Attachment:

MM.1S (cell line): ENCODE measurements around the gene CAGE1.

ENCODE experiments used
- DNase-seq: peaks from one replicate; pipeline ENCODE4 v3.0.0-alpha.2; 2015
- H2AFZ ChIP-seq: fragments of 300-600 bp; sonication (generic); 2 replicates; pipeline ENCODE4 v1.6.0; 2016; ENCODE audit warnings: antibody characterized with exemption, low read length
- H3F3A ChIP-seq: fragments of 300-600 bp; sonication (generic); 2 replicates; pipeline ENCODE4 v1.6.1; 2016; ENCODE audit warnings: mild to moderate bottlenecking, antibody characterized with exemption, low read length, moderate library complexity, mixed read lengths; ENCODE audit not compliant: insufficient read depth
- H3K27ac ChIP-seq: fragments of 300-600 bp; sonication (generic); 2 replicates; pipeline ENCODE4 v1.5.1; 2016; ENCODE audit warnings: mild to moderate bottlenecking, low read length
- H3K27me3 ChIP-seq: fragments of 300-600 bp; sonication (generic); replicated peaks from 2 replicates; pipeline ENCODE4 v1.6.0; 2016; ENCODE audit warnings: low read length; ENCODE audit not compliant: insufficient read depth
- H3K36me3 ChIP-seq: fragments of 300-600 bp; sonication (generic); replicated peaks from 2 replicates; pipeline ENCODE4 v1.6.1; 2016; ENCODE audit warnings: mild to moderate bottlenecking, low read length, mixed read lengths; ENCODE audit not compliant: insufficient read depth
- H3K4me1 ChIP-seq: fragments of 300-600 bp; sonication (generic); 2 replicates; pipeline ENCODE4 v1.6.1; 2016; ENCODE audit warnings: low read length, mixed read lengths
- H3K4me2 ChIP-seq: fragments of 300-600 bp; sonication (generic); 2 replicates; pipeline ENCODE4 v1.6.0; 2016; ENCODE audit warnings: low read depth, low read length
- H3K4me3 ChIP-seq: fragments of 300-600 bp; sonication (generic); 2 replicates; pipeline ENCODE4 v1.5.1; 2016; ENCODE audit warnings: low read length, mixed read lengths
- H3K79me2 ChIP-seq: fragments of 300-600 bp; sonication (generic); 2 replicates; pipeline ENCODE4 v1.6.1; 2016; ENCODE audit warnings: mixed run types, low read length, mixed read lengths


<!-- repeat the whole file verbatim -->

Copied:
MM.1S (cell line): ENCODE measurements around the gene CAGE1.

ENCODE experiments used
- DNase-seq: peaks from one replicate; pipeline ENCODE4 v3.0.0-alpha.2; 2015
- H2AFZ ChIP-seq: fragments of 300-600 bp; sonication (generic); 2 replicates; pipeline ENCODE4 v1.6.0; 2016; ENCODE audit warnings: antibody characterized with exemption, low read length
- H3F3A ChIP-seq: fragments of 300-600 bp; sonication (generic); 2 replicates; pipeline ENCODE4 v1.6.1; 2016; ENCODE audit warnings: mild to moderate bottlenecking, antibody characterized with exemption, low read length, moderate library complexity, mixed read lengths; ENCODE audit not compliant: insufficient read depth
- H3K27ac ChIP-seq: fragments of 300-600 bp; sonication (generic); 2 replicates; pipeline ENCODE4 v1.5.1; 2016; ENCODE audit warnings: mild to moderate bottlenecking, low read length
- H3K27me3 ChIP-seq: fragments of 300-600 bp; sonication (generic); replicated peaks from 2 replicates; pipeline ENCODE4 v1.6.0; 2016; ENCODE audit warnings: low read length; ENCODE audit not compliant: insufficient read depth
- H3K36me3 ChIP-seq: fragments of 300-600 bp; sonication (generic); replicated peaks from 2 replicates; pipeline ENCODE4 v1.6.1; 2016; ENCODE audit warnings: mild to moderate bottlenecking, low read length, mixed read lengths; ENCODE audit not compliant: insufficient read depth
- H3K4me1 ChIP-seq: fragments of 300-600 bp; sonication (generic); 2 replicates; pipeline ENCODE4 v1.6.1; 2016; ENCODE audit warnings: low read length, mixed read lengths
- H3K4me2 ChIP-seq: fragments of 300-600 bp; sonication (generic); 2 replicates; pipeline ENCODE4 v1.6.0; 2016; ENCODE audit warnings: low read depth, low read length
- H3K4me3 ChIP-seq: fragments of 300-600 bp; sonication (generic); 2 replicates; pipeline ENCODE4 v1.5.1; 2016; ENCODE audit warnings: low read length, mixed read lengths
- H3K79me2 ChIP-seq: fragments of 300-600 bp; sonication (generic); 2 replicates; pipeline ENCODE4 v1.6.1; 2016; ENCODE audit warnings: mixed run types, low read length, mixed read lengths